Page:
Neal Adams and Denny O’Neil give you the crossover you never knew you wanted with Superman vs. Muhammad Ali. This one-of-a-kind story perfectly encapsulates the beauty of the sequential art form, bringing the stories that readers could only dream off to life with this magnificent story. The two iconic creators take two of the most iconic pop culture figures of this century and throw them together, full steam ahead in a story that is cheesy, ridiculous, over-the-top, but most importantly, fun. In a simple series of words, it’s easy to point out that this isn’t the greatest comic book story ever created but it’s again worth noting that this story is one of the best examples of why comics are so much fun to begin with.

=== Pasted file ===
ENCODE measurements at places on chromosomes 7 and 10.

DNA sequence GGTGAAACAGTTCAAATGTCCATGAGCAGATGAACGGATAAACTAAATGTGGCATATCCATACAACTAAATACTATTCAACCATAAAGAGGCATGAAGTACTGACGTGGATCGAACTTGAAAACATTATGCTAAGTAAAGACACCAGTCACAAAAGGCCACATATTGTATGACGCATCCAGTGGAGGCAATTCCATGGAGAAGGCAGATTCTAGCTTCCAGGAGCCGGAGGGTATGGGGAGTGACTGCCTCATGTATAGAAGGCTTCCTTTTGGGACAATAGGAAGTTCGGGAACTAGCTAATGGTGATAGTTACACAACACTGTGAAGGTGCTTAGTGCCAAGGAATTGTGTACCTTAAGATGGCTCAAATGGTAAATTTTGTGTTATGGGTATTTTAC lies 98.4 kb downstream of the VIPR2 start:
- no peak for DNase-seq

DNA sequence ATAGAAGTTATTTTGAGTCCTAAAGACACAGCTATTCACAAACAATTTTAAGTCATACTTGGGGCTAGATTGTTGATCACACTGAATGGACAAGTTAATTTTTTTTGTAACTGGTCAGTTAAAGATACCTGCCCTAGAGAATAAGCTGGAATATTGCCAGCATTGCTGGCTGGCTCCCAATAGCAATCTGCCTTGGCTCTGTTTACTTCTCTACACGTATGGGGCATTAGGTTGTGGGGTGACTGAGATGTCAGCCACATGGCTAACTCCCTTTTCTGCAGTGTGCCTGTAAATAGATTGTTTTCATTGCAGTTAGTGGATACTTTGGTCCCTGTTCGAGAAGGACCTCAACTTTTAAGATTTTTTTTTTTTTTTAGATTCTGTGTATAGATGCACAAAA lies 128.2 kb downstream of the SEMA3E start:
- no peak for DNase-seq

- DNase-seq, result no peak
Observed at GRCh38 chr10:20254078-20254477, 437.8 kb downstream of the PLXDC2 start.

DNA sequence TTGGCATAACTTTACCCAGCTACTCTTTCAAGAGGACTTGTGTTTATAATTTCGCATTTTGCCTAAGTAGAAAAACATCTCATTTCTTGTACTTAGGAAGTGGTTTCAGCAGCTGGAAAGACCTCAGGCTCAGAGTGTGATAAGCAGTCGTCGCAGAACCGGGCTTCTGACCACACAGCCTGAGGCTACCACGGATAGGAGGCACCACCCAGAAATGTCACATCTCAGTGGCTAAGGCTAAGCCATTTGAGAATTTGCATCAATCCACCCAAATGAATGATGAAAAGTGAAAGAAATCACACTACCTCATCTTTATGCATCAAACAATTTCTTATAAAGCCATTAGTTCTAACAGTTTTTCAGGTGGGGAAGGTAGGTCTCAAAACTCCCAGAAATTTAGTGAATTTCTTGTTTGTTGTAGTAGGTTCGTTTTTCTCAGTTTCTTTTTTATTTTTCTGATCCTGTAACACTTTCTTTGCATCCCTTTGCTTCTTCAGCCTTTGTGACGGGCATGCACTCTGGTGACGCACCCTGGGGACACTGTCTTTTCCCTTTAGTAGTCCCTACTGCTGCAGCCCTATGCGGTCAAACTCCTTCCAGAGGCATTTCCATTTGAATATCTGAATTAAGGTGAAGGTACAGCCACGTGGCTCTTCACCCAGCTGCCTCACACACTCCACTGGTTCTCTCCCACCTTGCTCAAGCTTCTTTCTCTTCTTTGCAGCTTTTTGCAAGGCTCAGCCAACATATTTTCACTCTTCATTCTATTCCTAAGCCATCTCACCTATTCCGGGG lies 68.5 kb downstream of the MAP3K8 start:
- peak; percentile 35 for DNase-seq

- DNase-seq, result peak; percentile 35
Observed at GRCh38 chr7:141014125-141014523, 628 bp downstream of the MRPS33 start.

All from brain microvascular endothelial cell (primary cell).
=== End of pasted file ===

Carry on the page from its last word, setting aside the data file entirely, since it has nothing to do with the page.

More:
From the top we have to look at the plot and accept it for what it really is: a paper-thin tale that is meant to get Superman and Muhammad Ali in the same panels as one another. There’s no complexity to the narrative, although Adams and O’Neil do try their best to throw at least one unexpected swerve the reader’s way before the end of the story. It’s Silver Age in the finest of ways even if this is technically a Bronze Age comic, embracing the campy nature of what is trying to be done to the fullest to tell a story with kind intentions and a great amount of heart. It all starts simply, with the crew from the Daily Planet trolling the streets for a hot new scoop when they encounter the champ himself out on the street with some children playing basketball. The sudden appearance of a mysterious alien draws Clark Kent to quickly change into his alter ego, Superman, to try to remedy the potentially chaotic situation. Before long, the alien demonstrates that its race could do whatever it wants to Earth with their weapons, placing a proverbial gun to our planet’s head. The invader demands that the Earth’s champion face a champion of their own for the fate of the planet, with Superman and Ali immediately torn between which one of them should defend their planet, feeling as though they are both the “greatest ever”. Through some trickery, the two men condense weeks of training into mere hours and face off to determine who will fight for the Earth’s survival. The story does have a clear act structure, from which it benefits but, like I said earlier, this isn’t a story that would be winning awards nowadays. Everything serves a purpose here though and the plot fulfills the need to have the two heroes from Earth jump from witty banter, to punching each other before ultimately saving the planet.